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Reason and Emotion in International Ethics

$26.00 ( ) USD

  • Date Published: May 2014
  • availability: This ISBN is for an eBook version which is distributed on our behalf by a third party.
  • format: Adobe eBook Reader
  • isbn: 9781139990233

$ 26.00 USD ( )
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About the Authors
  • The study of international ethics is marked by an overwhelming bias towards reasoned reflection at the expense of emotionally driven moral deliberation. For rationalist cosmopolitans in particular, reason alone provides the means by which we can arrive at the truly impartial moral judgments a cosmopolitan ethic demands. However, are the emotions as irrational, selfish and partial as most rationalist cosmopolitans would have us believe? By re-examining the central claims of the eighteenth-century moral sentiment theorists in light of cutting-edge discoveries in the fields of neuroscience and psychology, Renée Jeffery argues that the dominance of rationalism and marginalisation of emotions from theories of global ethics cannot be justified. In its place she develops a sentimentalist cosmopolitan ethic that does not simply provide a framework for identifying injustices and prescribing how we ought to respond to them, but which actually motivates action in response to international injustices such as global poverty.

    • Establishes the place of emotion alongside reason in a practically oriented theory of international ethics
    • Re-examines contending sets of assumptions about the nature of emotion and its relationship to reason
    • Draws on cutting-edge research into reason and the emotions in the fields of neuroscience and psychology
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    Reviews & endorsements

    "This innovative book establishes the foundation for what could be called 'sentimentalist cosmopolitanism'. Challenging the rationalist assumptions that underpin much of cosmopolitan thought, Renée Jeffery convincingly argues that reason and emotion are intrinsically linked as well as essential to both decision making and ethical judgement."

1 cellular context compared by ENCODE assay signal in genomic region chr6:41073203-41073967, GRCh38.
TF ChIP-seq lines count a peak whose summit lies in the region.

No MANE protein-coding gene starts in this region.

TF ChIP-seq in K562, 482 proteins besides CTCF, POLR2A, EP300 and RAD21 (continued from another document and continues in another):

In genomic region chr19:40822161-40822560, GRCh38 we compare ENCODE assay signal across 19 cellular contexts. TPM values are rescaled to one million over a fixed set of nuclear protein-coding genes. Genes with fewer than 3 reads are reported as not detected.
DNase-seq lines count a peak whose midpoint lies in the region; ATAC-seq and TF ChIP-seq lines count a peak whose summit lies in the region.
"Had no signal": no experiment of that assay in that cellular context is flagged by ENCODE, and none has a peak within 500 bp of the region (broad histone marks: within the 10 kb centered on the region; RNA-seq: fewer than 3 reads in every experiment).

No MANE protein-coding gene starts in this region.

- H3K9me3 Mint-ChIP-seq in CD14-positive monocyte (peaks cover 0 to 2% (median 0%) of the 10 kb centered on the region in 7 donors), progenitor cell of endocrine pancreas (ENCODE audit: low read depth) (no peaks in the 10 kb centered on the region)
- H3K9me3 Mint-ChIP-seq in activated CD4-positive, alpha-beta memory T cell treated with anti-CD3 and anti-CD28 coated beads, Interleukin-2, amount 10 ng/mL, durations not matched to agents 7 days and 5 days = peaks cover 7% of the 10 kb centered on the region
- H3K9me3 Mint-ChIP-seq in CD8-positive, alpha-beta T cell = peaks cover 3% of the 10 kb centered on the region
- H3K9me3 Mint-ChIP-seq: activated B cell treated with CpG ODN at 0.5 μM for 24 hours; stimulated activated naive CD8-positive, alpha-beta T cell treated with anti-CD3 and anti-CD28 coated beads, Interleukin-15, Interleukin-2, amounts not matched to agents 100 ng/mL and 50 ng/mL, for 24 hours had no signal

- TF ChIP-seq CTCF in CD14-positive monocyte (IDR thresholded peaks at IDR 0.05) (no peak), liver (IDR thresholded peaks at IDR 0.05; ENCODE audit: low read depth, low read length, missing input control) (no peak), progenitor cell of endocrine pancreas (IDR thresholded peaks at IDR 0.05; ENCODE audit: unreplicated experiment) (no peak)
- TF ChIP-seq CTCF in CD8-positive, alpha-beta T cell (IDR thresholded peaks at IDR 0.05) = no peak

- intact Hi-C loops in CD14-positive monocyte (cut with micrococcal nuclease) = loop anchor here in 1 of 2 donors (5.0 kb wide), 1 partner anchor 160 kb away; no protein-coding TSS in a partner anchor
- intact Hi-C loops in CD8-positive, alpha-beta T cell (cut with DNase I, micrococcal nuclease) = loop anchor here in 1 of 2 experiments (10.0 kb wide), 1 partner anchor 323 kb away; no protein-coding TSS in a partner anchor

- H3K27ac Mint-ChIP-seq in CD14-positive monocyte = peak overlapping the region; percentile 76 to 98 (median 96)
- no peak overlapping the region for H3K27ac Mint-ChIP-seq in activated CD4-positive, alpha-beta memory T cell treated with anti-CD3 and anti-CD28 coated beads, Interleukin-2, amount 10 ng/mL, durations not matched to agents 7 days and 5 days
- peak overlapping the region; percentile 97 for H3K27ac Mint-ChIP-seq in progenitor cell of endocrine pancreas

Roland Bleiker, University of Queensland

    "Renée Jeffery has both recovered a long lost emotional underpinning to international ethics - in Hume and other sentimentalist scholarship - and with her perceptive analysis and arguments, offered insights that may reinvigorate debates about justice and inequality. This is a rich and interesting book that just might help us make the world a better place."
    Neta Crawford, Boston University

    "Jeffery's book is clear and readable, and some sections may be appropriate for advanced undergraduates … it will appeal mostly to scholars and graduate students with an interest in ethics and global poverty."
    M. W. Sontag, Choice

    'It essential reading for scholars concerned with questions of ethics or motions within International Relations, as well as the intersections between the natural and the social sciences.' K. M. Fierke, International Studies Review

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    Product details

    • Date Published: May 2014
    • format: Adobe eBook Reader
    • isbn: 9781139990233
    • availability: This ISBN is for an eBook version which is distributed on our behalf by a third party.
  • Table of Contents

    1. Ethics, emotions, and the human brain
    2. Rationalist cosmopolitan solutions to the problem of world poverty
    3. Moral sentiment theory
    4. The demise of moral sentiment theory
    5. What is an emotion?
    6. Moral judgment after neuroscience
    7. A sentimental solution.

  • Author

    Renée Jeffery, Australian National University, Canberra
    Renée Jeffery is an Associate Professor of International Relations at the Australian National University, Canberra. She is the author of Amnesty and Accountability: Persistence and Change from Athens to Aceh, Indonesia (2014), Evil and International Relations: Human Suffering in an Age of Terror (2008) and Hugo Grotius in International Thought (2006), and the editor of Confronting Evil in International Relations: Ethical Responses to Problems of Moral Agency (2008) and, with Hun Joon Kim, Transitional Justice in the Asia-Pacific (Cambridge, 2013).

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